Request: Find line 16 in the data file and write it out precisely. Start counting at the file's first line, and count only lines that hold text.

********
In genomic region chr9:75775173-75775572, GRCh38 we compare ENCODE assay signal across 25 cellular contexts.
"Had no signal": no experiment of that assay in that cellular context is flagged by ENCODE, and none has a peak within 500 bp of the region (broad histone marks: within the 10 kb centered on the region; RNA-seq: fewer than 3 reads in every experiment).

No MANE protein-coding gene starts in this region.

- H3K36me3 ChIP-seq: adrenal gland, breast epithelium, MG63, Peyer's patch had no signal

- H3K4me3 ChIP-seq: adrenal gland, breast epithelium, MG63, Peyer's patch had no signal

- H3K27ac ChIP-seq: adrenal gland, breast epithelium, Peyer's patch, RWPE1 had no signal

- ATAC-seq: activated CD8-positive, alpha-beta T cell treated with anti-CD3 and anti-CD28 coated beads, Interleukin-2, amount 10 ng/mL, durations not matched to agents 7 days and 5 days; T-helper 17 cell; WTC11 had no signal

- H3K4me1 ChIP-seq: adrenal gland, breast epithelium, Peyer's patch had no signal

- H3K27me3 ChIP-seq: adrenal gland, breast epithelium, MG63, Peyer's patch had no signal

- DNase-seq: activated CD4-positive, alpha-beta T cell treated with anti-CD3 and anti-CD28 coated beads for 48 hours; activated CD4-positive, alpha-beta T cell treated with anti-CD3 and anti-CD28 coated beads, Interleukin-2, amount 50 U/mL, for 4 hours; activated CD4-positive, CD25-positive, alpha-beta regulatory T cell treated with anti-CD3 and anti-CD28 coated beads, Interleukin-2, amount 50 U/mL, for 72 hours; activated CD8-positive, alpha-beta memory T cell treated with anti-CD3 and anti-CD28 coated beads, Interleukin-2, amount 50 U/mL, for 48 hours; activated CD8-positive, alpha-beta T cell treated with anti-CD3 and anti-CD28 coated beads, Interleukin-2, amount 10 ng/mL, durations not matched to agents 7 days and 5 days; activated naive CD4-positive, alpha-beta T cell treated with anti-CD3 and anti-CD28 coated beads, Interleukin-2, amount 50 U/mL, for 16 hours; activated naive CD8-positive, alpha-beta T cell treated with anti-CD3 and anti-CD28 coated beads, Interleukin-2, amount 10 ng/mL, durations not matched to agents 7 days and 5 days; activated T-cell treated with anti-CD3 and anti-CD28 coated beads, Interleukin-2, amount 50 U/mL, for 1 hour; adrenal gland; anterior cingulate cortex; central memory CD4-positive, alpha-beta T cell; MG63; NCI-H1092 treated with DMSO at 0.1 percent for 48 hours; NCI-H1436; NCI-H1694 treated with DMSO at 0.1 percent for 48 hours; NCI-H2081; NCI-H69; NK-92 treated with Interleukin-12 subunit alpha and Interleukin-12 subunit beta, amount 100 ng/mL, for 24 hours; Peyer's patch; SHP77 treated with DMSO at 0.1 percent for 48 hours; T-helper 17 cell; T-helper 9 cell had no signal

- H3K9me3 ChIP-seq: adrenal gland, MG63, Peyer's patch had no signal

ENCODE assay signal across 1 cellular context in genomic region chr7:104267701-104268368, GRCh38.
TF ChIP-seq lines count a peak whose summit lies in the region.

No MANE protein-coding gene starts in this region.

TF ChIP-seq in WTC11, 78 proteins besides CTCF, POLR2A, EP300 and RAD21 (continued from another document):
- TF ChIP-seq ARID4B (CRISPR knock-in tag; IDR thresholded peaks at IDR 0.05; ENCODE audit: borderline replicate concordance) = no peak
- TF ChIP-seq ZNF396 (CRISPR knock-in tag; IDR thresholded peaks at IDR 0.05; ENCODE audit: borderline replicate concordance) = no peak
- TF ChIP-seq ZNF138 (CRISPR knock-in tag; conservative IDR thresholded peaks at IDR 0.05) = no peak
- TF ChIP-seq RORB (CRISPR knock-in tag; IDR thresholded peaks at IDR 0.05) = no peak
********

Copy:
- TF ChIP-seq ARID4B (CRISPR knock-in tag; IDR thresholded peaks at IDR 0.05; ENCODE audit: borderline replicate concordance) = no peak